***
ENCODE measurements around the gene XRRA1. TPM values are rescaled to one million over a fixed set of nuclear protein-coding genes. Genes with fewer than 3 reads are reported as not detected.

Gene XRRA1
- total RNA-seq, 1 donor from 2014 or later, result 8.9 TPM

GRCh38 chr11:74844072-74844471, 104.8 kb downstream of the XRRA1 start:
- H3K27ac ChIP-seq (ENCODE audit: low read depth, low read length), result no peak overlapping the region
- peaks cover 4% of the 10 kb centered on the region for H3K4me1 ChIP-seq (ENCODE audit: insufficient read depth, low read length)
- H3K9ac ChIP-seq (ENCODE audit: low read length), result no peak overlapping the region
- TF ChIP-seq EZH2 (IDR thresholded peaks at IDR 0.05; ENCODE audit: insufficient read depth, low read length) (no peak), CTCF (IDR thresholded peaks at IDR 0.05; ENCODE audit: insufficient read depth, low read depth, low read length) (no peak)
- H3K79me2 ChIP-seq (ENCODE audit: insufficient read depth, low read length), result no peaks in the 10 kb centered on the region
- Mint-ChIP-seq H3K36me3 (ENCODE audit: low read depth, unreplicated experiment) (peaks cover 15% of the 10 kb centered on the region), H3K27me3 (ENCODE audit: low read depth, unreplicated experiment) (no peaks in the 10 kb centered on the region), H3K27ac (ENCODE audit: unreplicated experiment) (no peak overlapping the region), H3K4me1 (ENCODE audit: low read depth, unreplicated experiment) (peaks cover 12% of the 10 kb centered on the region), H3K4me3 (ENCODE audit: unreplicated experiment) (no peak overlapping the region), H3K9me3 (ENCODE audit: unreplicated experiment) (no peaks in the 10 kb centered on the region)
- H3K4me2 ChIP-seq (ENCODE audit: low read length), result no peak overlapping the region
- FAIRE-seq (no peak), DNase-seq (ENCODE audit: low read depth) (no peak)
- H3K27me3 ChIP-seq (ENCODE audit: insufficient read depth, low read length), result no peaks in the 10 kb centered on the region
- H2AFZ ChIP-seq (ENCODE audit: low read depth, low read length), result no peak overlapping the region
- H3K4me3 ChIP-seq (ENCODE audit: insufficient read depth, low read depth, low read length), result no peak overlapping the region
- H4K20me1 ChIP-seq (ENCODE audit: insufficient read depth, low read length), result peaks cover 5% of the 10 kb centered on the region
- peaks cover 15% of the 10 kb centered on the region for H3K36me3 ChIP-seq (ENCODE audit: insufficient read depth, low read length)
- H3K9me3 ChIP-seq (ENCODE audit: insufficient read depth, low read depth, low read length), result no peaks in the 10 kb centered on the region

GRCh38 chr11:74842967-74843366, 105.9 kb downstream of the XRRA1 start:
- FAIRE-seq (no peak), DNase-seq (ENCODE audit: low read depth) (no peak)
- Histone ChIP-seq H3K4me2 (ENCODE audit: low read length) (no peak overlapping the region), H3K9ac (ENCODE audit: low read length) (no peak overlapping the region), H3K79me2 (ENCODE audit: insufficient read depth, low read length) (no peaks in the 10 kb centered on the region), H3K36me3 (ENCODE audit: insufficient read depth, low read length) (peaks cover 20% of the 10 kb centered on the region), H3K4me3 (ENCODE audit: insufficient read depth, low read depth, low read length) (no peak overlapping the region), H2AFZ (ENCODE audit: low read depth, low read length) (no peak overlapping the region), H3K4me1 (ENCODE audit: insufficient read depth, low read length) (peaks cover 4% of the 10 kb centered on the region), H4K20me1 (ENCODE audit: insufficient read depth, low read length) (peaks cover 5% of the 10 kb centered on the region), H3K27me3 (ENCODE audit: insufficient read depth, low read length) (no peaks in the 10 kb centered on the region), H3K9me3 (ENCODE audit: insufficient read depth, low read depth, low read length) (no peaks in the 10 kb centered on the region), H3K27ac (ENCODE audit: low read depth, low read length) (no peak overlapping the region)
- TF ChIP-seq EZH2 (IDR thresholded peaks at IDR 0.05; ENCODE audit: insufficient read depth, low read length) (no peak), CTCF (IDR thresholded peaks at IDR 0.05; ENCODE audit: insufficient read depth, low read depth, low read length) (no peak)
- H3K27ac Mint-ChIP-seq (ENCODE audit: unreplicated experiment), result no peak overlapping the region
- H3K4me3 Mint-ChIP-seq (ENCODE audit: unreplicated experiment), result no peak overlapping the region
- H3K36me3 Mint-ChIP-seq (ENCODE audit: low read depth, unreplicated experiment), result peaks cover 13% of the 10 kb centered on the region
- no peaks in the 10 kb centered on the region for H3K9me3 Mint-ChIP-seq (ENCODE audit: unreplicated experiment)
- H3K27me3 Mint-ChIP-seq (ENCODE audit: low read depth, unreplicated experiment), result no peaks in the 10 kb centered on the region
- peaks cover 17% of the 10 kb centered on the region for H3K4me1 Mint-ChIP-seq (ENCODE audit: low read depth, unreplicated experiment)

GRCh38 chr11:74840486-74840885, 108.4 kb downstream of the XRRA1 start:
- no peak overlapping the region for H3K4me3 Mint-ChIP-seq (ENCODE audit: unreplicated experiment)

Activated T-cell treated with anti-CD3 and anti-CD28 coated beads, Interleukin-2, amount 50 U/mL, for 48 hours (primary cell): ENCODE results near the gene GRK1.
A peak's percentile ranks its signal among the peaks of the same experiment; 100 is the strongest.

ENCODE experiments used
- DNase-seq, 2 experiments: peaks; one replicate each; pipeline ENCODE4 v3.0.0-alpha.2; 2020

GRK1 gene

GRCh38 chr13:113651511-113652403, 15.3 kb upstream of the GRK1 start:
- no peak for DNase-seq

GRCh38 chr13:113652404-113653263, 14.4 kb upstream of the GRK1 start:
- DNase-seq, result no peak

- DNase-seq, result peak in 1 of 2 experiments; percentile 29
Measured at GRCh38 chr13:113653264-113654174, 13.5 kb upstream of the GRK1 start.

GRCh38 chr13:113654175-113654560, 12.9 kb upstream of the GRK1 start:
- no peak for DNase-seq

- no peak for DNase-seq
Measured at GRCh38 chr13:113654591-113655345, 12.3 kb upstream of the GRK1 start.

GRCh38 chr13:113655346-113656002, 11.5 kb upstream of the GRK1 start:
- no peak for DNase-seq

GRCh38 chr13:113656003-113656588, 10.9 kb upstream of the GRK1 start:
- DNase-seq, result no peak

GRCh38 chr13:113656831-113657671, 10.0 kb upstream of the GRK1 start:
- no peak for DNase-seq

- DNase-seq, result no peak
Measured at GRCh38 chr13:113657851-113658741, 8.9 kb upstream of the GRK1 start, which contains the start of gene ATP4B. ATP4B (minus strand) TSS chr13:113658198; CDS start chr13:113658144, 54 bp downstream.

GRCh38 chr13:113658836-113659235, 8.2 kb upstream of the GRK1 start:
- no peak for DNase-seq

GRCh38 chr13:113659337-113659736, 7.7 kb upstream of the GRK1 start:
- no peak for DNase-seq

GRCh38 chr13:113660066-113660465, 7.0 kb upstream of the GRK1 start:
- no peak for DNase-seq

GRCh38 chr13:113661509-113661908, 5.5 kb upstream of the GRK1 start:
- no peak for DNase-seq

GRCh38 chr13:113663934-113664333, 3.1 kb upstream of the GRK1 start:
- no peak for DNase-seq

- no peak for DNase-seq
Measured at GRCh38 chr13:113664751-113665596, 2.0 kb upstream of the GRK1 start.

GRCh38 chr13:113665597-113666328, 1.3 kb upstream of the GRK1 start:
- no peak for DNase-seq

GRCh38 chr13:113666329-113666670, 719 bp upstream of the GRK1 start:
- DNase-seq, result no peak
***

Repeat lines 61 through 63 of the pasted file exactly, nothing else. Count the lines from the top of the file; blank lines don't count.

- no peak for DNase-seq

GRCh38 chr13:113663934-113664333, 3.1 kb upstream of the GRK1 start:
- no peak for DNase-seq